Jewish World Review April 25, 2002/ 23 Nisan, 5763

Wesley Pruden

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Cruising the river with the crow-eaters | AIGUES MORTES, France Cruising down the river, aboard a Rhone passenger barge with a fine (but unpretentious) French chef and a splendid wine cellar, is the idyllic way to savor the idiocies of the know-it-alls who turned out to know nothing about the war in Iraq.

The m.v. Provence, the pride of Continental Waterways and the queen of the Rhone locks, is further equipped with Internet access, CNN and a fax machine, making it easy to keep au courant (a visitor becomes fluent in menu French at the end of a fortnight's travels to plumb English and European attitudes) with what the pols and the pundits said, and how some of them are trying to cover up the evidence of their hubris and credulity. It's not easy.

Here at the mouth of the Rhone waterway, where Louis IX dispatched the seventh Crusade and a plaque in a park identifies the town as the birthplace of Charles de Gaulle (his official biographers place his birth at Lille, hundreds of miles northwest of here), you don't even have to miss the best of the insults to the French. Some Frenchmen collect the American and British insults as eagerly as any patriot in Peoria. Five reliably Anglo-Saxon surgeons, for example, were discussing their bloody trade.

"I prefer to operate on accountants," said the first. "All the parts inside are neatly numbered."

"Not at all," said the second, "the best patients are the electricians. Their organs are color-coded." The third surgeon set out his preference for librarians: "Everything inside, you see, is arranged alphabetically. There's no mistaking anything." The fourth surgeon made his case for construction workers. "They're very understanding if you have a few parts left over after the surgery, and they understand if you don't finish when you promised."

The last surgeon, whose wisdom and experience were belied by a fine shock of white hair, shook his head. "No, no," he said. "The French are the easiest patients of all. Everything is very simple and there's never a mess to clean up. There's no guts, no heart, no testicles, and no spine. Not only that, the head and the butt are completely interchangeable."

Jacques Chirac, scion of the race that invented arrogance, nevertheless managed a fairly graceful climb-down with a telephone call to George W. that the White House rightly described with a tone of cool dismissal. Gerhard Schroeder even managed an apology, sort of, conceding that he "much regrets" his "exaggerated" insults of the American president on the eve of battle.

But nobody has more to regret than some of our pundits, particular those of the New York Times, once regarded as a model of restraint (if not always as fair and balanced as it pretends to be). A bit of wit nevertheless occasionally emerges from the gray institutional humorlessness.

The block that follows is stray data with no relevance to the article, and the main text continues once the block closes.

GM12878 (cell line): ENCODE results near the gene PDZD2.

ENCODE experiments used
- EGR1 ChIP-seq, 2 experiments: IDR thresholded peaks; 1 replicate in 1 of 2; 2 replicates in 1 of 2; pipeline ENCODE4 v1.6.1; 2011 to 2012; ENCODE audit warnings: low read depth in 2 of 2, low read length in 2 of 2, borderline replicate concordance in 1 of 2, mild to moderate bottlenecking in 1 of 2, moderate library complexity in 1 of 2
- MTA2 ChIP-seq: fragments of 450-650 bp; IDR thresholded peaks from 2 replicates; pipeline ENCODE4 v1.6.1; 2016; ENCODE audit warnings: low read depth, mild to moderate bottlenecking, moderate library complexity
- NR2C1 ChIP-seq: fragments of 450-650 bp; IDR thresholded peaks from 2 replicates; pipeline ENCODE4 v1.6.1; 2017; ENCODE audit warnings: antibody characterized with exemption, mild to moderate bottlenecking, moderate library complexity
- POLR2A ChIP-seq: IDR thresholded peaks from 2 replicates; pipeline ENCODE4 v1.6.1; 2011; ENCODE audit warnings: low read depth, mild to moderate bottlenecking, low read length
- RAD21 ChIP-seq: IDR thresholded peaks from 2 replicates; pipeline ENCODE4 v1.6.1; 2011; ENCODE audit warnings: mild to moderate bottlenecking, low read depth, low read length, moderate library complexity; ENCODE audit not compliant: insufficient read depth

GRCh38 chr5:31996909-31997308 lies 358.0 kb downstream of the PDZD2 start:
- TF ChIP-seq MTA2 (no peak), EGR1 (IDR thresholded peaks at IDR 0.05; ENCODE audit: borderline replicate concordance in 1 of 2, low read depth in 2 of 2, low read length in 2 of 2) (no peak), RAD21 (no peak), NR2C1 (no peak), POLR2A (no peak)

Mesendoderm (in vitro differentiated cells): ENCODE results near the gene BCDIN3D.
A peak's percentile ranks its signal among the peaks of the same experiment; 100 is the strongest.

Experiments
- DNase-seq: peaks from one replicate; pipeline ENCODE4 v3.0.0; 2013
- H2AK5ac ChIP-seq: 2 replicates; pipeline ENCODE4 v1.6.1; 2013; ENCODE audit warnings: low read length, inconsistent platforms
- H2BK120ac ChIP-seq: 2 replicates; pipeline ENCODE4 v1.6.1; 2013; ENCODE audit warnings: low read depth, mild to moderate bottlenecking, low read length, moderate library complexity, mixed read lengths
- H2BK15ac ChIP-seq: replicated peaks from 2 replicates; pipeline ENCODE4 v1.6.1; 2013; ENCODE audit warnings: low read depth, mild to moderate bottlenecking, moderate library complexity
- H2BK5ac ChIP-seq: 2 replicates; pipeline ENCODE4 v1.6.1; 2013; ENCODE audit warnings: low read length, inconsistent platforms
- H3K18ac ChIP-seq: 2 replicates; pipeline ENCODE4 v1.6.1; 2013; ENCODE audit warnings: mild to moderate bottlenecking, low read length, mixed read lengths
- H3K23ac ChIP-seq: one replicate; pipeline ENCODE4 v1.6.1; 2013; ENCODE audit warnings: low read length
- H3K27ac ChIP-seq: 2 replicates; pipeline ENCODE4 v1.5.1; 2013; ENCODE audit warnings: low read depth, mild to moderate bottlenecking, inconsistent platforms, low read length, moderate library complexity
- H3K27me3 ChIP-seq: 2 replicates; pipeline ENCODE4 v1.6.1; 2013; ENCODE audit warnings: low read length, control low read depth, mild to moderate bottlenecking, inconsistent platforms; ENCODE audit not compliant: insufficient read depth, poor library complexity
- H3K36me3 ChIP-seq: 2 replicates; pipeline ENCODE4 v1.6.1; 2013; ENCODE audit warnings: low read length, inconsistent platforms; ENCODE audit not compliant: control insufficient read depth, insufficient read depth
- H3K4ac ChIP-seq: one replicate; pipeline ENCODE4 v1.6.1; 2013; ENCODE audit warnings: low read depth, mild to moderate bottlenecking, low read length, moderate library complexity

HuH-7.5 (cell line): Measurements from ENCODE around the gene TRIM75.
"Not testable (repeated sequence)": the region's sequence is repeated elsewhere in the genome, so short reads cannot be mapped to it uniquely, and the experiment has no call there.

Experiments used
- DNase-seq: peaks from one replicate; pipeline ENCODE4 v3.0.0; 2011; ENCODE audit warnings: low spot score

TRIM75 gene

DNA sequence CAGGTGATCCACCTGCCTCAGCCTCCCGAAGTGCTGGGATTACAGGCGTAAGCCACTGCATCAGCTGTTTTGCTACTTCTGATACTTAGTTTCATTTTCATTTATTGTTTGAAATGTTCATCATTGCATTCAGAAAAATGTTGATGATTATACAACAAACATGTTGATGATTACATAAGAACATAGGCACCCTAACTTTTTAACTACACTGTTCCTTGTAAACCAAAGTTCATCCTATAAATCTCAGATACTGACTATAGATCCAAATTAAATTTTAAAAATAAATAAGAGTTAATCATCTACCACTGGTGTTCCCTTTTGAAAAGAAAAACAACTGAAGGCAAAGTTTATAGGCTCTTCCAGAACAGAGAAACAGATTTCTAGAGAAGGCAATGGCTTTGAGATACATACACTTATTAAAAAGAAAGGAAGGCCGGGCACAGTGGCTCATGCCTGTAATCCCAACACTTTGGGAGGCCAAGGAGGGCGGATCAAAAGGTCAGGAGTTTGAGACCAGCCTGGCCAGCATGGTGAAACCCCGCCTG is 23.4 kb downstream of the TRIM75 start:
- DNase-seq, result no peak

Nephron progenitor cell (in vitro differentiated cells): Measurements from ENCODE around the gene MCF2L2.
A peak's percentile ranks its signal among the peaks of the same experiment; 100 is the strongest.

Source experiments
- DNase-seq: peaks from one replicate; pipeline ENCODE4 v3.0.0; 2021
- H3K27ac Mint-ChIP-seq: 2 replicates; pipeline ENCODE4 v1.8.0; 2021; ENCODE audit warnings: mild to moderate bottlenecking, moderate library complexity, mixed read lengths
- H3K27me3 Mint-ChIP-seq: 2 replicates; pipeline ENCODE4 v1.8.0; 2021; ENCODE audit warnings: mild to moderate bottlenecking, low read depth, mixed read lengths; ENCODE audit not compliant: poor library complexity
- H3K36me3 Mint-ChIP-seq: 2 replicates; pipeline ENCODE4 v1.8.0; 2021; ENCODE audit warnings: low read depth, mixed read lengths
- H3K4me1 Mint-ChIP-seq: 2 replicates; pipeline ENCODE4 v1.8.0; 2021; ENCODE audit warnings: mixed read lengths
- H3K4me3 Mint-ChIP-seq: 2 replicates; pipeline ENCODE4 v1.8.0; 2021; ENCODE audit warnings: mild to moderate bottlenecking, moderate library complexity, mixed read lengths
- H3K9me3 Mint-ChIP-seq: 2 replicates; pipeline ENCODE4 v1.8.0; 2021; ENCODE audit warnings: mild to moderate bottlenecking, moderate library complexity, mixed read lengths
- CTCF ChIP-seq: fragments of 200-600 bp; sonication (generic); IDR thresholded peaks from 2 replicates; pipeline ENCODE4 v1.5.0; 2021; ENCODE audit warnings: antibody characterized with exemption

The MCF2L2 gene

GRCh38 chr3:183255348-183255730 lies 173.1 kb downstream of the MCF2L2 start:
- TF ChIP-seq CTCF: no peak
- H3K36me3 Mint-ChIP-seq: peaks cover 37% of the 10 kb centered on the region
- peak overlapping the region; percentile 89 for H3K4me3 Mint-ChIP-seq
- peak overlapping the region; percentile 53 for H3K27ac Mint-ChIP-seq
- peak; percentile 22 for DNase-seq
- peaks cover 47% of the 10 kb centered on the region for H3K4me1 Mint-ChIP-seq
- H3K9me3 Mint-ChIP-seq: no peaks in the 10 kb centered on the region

"Last September," Nicholas Kristof writes, "a gloom-and-doom columnist warned about Iraq: 'If we're going to invade, we need to prepare for a worst-case scenario involving street-to-street fighting.' Ahem. Yes, well, that was my body double while I was on vacation."

Johnny Apple, the Times' page-one pundit known affectionately to his colleagues as Johnny "Two Quagmires" Apple, has never found a body double up to such a big job, so his apologia for suggesting that the war in Iraq would swiftly descend into Stalingrad on the Tigris was not up to his usual polished and self-effacing standard. He tried this time to blend into the mob: "Nobody got it quite right." Quite right, but nobody else got it quite so wrong, polished or not: "With every passing day," he wrote on March 30, "it is more evident that the allies made ... gross military misjudgments." This was just before Tommy Franks' men began their tap-dance into Baghdad.

Peter Arnett is no longer the pretty face at CNN, so we couldn't get an update from his stern rebuke to the strategists in Washington and London, delivered just as "les Anglo-Saxons" began their strike into the heart of Saddam Hussein's crumbling empire. "The first war plan has failed," Mr. Arnett told us on March 30. "Clearly the American war planners misjudged the determination of the Iraqi forces, and I personally do not understand how this happened because I've been here many times and in my commentaries on television I would tell the Americans about the determination of Iraqi forces."

March 30, in fact, was a bleak day for the practitioners of columny. James Webb, who usually knows better, mocked the idea that the Americans would be greeted as liberators. "Welcome to hell," he wrote in the New York Times. "Many of us lived it in another era."

Just so. The generals are often accused of always trying to fight the previous war. That's a risk to the reputations of pols and the pundits, too. Google is so unfair.

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JWR contributor Wesley Pruden is editor in chief of The Washington Times. Comment by clicking here.

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